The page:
Interview: ymLaunch Youth Group Websites

ymLaunch InterviewThis post is an interview with Brian Workman and Dan Hefferan, the guys behind ymLaunch, a start-up company providing websites for youth ministries.

Brian and Dan have a unique niche here in the world of church websites. I’m not aware of anyone else focusing on sites specifically for youth groups, but in a world where youth have ubiquitous internet access and default to looking online for information, they might be on to something. They were gracious enough to both respond to my questions, so their responses are both included. Enjoy the interview!

We’ll start with a little about the two of you. What are your backgrounds, both in the church and professionally?

Brian WorkmanBrian:  I grew up in the church and my church’s youth ministry had a huge impact on my faith in junior high and high school. After high school, I studied geology, but after working at a summer camp, I felt called into youth ministry. So after college, I went to seminary.  I never finished seminary (a long story), but ended up working at a Christian recovery home for adolescents, then a youth ministry para-church organization, and finally as a youth pastor. All in all, I was in youth ministry for 12 years. As a youth pastor, I was always the tech-guy for our medium sized church staff… and I’ve always had an interest in computers, web, code, etc. So… when I resigned my position about 2 1/2 years ago, I started developing with WordPress.

Dan HefferanDan:  When you’re a youth growing up in West Michigan, there’s a high chance that you grew up going to church, and I was no exception. My parents always encouraged me to be involved with the things going on at the church, and I didn’t really fight back. Brian was the Senior High youth pastor at the church, and I was the stereotypical ultra enthusiastic guitar playing, ultra competitive youth group junkie. After high school I stayed involved with the youth group on a volunteer basis, and later took a paid position as a ministry intern. After college, I went through a pretty intense period of soul searching that allowed me to realize that I was going to be owning my own businesses someday. However I had no practical skills to make any of that happen, so I learned web design as a way to at least be able to present my ideas to the world before building a team. However, through a progression of events, web design and development turned into the business!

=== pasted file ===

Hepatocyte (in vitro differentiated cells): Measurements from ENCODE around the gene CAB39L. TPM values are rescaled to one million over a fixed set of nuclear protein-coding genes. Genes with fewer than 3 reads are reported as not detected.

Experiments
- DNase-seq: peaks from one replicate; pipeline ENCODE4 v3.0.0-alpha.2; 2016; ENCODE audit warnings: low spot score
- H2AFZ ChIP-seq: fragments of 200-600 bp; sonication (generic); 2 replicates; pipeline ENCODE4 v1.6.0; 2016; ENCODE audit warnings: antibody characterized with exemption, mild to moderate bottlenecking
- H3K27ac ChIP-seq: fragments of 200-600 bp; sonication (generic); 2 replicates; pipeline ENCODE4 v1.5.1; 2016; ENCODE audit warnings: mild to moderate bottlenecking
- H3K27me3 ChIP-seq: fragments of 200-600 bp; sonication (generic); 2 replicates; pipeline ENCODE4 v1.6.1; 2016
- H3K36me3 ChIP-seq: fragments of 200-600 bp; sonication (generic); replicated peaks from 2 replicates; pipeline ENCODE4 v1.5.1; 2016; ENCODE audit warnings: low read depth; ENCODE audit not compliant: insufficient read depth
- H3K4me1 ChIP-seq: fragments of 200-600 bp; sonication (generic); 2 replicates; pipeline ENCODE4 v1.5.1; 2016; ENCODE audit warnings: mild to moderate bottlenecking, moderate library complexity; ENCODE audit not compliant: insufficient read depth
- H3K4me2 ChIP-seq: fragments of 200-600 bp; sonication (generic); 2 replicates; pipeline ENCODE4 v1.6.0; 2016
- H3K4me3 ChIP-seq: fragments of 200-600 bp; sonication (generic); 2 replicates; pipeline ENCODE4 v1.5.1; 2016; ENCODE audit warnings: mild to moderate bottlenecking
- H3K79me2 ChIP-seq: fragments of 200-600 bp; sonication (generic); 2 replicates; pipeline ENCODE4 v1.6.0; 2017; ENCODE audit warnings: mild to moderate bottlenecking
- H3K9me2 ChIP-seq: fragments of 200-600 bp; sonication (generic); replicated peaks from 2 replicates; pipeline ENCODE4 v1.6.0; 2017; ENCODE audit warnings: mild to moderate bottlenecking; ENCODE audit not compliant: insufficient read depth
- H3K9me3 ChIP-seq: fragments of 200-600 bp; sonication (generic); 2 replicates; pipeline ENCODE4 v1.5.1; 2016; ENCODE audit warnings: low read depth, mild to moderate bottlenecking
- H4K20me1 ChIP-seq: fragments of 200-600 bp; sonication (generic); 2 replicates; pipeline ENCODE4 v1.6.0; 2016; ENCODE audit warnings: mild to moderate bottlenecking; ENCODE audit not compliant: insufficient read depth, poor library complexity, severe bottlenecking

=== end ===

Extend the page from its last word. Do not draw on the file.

What’s the story behind ymLaunch?

Brian: Sometime in the first year after I transitioned out of youth ministry, a friend of mine was telling me about a hosted website solution that he was part of that utilized WordPress multisite and focused on sites for a specific niche group. As he talked about it, I realized that with my experience over the past 12 years, I could build a WordPress multisite specifically for youth ministries! I knew that there were hosted solutions out there for churches, but as far as I knew no one was doing it for youth ministry. Even though a website for a church and a website for a youth ministry share a lot of similar features, I felt that a good youth ministry website could be simpler, more streamlined, and eventually have some specific features just for youth ministries. I talked about it with Dan, and recruited a few friends still doing youth ministry to beta-test it for us. And we built it.  Oh.. and we are still building it and making it better!

My first thought when I encountered ymLaunch was concern that it separated the youth ministry from the larger church. However, considering the condition of many church web sites, maybe that’s a good thing! Can you speak a bit to why a youth ministry would want or need its own website separate from its parent church?

Brian: I think in an ideal world, where the church has a great website that is flexible and able to be used by the youth ministry for blogging, events, downloads, and pictures; then a youth ministry doesn’t need its own website. It still might be advantageous in some ways to have its own, but it certainly isn’t a necessity. The problem, however, is that many church websites are terrible… and even the ones that are good, many of them only give the youth ministry a page or two.

That being said, I think there are two main reason for a youth ministry to have its own site:

  1. A central location for information.  Whether it’s forms, quick updates on the next event, the yearly calendar, a cancellation, or information on the ministry’s weekly programs…  a good youth ministry website CAN be the only place you really need to put all of this stuff! I remember trying to juggle snail mail, the church newsletter, the youth ministry board, and email…. all to basically say the same thing. However, if a ministry has its own site and it’s up to date, you can use those other tools to send people to the web site for info… and then you only need to update ONE thing! I think in the end, it can actually save time.

  2. To promote the youth ministry. I think a good youth ministry website can actually help integrate the youth ministry within the larger church, by telling the stories of what’s going on in youth ministry. Often, only a few parents and volunteers know about all the great things happening in youth ministry. Sometimes, you get a chance to tell about it on Sunday, but there are so many great stories happening all the time… why not share those for the larger body to read and be excited about. This is something I did poorly as a youth pastor, and if I were starting at a new church today, I would do it differently. I would recruit people from the church to hang out at a specific youth ministry event and write a short blog post about it. I would have students write blog posts, and I would write them too. A youth ministry specific website can be a fantastic way to promote the ministry (but in a good way, not the cheesy car salesman kind of way)!